This week we are featuring the perspectives of siblings that have a brother or sister with autism.
theautismblog: Your name and age:
My name is Justin and I am 16 years old.
theautismblog: Your sister’s name and age:
My sister’s name is Carolina and she is 14 years old.
theautismblog: What kind of things do you do for fun?
Things I do for fun include running and playing video games. School is something that is very important to me and I use a lot of my free time for school activities.
theautismblog: What kind of things does your sister do for fun?
My sister is odd because the “things” she finds enjoyable fluctuate constantly through time. My sister consistently watches “Barney” and plays with string for fun.
theautismblog: Do you guys spend much time together? What do you do?
Honestly on my daily schedule, I don’t set aside time to spend with her.
theautismblog: What have you taught your sister?
My sister’s level of autism is so extreme that things she previously learned she forgets within a few months. Previously I taught her how to do simple things like playing clapping games and singing, but now she barely remembers the hand movements required to play.
theautismblog: What has your sister taught you?
My sister taught me the virtue of patience and how sometimes simple things or actions are the most enjoyable. My sister can’t verbally teach me, but actions do speak louder than words.
theautismblog: What kinds of things are hard to do with your sister?
The main conflict with my sister is traveling. Carrie’s personality and mood varies in inconsistent manners that make attempts to travel a rigorous process. It isn’t a huge hassle, but it is definitely annoying.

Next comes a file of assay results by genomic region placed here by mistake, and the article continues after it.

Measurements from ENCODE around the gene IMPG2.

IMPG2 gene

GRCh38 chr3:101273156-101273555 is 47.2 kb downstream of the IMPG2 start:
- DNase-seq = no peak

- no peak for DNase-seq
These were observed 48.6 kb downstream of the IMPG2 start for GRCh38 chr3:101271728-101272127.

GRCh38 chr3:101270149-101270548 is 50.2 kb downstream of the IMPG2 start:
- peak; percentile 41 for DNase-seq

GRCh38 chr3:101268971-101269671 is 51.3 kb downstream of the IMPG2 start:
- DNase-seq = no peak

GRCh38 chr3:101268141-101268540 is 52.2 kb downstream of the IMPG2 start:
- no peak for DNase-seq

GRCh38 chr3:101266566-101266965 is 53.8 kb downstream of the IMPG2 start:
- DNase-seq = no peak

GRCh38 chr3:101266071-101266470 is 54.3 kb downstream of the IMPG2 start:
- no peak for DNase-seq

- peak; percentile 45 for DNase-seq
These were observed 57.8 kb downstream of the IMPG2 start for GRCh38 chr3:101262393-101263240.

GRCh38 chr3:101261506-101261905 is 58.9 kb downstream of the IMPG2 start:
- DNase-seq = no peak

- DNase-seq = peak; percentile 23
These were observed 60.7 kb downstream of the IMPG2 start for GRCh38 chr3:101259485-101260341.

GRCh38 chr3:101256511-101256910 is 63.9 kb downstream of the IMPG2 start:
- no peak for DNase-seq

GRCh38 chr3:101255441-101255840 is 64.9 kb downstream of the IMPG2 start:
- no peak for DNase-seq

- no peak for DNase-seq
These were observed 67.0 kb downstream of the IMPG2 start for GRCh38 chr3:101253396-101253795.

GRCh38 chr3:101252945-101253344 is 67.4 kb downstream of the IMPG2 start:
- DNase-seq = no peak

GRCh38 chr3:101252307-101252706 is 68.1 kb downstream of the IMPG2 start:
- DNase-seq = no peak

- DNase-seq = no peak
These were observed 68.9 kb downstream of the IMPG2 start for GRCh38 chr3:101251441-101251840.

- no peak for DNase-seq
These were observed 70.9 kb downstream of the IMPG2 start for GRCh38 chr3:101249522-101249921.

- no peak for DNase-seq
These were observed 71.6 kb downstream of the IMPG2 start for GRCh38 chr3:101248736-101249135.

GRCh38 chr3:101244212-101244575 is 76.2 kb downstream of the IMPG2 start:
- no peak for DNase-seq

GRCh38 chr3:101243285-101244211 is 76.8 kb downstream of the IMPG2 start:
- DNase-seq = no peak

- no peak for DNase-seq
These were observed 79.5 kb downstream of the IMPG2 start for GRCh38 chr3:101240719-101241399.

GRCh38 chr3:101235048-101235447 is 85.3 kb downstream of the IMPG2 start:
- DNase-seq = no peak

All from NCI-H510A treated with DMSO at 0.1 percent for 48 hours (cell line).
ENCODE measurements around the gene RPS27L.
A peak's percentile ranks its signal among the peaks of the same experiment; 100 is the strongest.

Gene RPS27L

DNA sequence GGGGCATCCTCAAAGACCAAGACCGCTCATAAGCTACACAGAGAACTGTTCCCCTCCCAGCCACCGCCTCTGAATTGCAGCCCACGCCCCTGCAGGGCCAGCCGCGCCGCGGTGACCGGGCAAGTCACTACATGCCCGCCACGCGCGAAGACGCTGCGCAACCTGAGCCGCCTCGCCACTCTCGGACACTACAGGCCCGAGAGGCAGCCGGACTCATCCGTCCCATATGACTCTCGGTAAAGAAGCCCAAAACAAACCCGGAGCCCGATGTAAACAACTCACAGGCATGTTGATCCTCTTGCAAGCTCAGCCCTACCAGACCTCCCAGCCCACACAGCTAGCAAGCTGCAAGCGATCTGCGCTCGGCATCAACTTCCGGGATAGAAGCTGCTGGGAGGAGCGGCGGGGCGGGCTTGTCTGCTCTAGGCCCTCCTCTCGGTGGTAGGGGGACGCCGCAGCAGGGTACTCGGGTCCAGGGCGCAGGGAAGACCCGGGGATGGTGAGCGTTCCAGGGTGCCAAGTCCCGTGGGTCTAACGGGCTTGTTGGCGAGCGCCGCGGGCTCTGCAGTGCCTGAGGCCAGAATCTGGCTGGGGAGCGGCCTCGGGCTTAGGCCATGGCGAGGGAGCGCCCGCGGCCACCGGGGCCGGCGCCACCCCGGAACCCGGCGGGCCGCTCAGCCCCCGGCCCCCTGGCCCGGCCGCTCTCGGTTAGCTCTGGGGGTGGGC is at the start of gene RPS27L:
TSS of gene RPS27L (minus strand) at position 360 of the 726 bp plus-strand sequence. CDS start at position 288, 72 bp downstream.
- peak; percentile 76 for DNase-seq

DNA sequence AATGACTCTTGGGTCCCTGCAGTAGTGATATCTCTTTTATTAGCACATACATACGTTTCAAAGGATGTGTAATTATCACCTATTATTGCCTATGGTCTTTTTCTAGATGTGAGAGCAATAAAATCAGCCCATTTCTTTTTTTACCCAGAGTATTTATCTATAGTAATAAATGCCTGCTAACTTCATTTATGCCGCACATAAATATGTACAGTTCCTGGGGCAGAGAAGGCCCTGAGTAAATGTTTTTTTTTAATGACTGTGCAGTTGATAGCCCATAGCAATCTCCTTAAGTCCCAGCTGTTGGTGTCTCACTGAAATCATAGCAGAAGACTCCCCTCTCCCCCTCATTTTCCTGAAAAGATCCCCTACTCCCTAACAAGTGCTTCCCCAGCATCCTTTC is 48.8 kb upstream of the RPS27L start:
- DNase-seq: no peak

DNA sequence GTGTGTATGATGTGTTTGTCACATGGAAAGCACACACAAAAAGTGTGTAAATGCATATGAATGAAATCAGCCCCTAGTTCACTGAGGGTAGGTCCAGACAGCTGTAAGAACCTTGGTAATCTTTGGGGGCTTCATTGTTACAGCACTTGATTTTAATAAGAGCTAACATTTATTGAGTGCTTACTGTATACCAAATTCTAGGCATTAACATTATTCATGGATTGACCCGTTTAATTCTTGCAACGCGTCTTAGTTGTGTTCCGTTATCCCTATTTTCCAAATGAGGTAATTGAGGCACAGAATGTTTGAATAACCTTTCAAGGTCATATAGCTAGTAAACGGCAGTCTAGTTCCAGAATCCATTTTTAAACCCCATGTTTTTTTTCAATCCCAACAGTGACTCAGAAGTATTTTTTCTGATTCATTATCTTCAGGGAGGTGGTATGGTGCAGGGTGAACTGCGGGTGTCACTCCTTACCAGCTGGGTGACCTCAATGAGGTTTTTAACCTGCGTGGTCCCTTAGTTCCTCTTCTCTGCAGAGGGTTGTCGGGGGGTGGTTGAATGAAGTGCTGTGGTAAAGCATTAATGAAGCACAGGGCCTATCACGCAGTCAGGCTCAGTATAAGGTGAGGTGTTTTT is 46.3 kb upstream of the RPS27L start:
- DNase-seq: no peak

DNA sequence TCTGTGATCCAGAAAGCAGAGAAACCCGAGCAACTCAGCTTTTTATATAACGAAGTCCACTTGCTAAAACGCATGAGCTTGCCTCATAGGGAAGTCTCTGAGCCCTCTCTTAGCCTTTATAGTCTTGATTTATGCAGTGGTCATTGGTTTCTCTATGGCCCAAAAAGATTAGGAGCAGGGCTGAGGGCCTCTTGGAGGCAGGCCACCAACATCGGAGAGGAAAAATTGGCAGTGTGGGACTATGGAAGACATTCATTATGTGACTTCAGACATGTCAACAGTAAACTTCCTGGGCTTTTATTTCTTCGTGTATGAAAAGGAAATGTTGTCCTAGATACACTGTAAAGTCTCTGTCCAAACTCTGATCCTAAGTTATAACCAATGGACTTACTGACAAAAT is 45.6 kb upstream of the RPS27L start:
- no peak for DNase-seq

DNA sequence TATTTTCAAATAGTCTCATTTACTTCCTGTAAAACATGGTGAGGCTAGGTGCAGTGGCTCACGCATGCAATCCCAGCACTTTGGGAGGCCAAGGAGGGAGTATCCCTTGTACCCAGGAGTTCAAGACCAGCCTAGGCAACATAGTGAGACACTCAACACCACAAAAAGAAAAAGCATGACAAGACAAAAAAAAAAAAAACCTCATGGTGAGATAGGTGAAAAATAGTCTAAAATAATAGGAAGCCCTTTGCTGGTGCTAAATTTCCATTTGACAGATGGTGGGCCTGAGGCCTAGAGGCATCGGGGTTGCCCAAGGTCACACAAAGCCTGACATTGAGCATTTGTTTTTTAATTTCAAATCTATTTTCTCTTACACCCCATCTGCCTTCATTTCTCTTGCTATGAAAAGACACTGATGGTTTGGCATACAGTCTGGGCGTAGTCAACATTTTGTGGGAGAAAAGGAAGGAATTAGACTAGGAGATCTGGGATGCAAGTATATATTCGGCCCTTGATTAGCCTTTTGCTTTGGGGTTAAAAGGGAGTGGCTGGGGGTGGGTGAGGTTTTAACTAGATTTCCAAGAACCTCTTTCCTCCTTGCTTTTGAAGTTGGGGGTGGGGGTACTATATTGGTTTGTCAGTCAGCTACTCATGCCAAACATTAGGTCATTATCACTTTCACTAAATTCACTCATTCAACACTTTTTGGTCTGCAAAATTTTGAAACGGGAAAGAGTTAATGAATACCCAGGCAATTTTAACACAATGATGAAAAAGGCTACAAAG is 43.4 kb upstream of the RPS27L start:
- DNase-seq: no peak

theautismblog: Can you think of a time you felt really proud of your sister?
Not off the top of my head, but I feel proud when she goes on the toilet by herself.
theautismblog: Does your sister ever embarrass or frustrate you? If yes, how do you handle it?
Children with autism always annoy their siblings and it’s unavoidable. The ways I cope with my sister is to accept my sister for who she is and not to shy away when my sister is doing something embarrassing.
theautismblog: Is there anything your family hasn’t been able to do or it’s been harder because of your sister?
As a family, we rarely go on vacations, so yes.
theautismblog: How is your day-to-day life affected?
My sister doesn’t usually wake me up but sometimes I need to help her sleep. Also, she does limit having friends at my home because of her sporadic nature.
theautismblog: Do you feel like you get enough attention from your parents?
I feel like I receive plenty of attention.
theautismblog: What kinds of things do you do for fun with your parents? Does your sister ever affect this?
We occasionally watch TV and play games, but homework and other activities that I do limit my “fun time” with my family. My sister could affect this, but she doesn’t.
theautismblog: Where do you go if you need space from your sister?
Luckily, the only place that my sister doesn’t go is my room so I have plenty of privacy from my sister.
theautismblog: Do you have any friends that also have a brother or sister with autism? If yes, how did you meet them?
I know a few people from school, but none of my close friends have a sibling with autism.
theautismblog: Have you been to Sibshops at Children’s? If so, what did you think?
Yes, I have done Sibshops for around 5 years and enjoyed it each time I went. The experience was fulfilling and outright fun. I would recommend it for anyone that has a sibling with autism.
theautismblog: If you put yourself in your sister’s shoes, what do you think they would say about you as a brother?
Hmm. My sister would think of me as a typical teenage brother that doesn’t spend too much time with her. But, she would know that I love her with every fiber of my body.
All week we are sharing the perspectives of siblings who have a brother or sister with autism. In case you missed it, check out yesterday’s interview and stay tuned for tomorrow’s interview with 10 year old Margaux.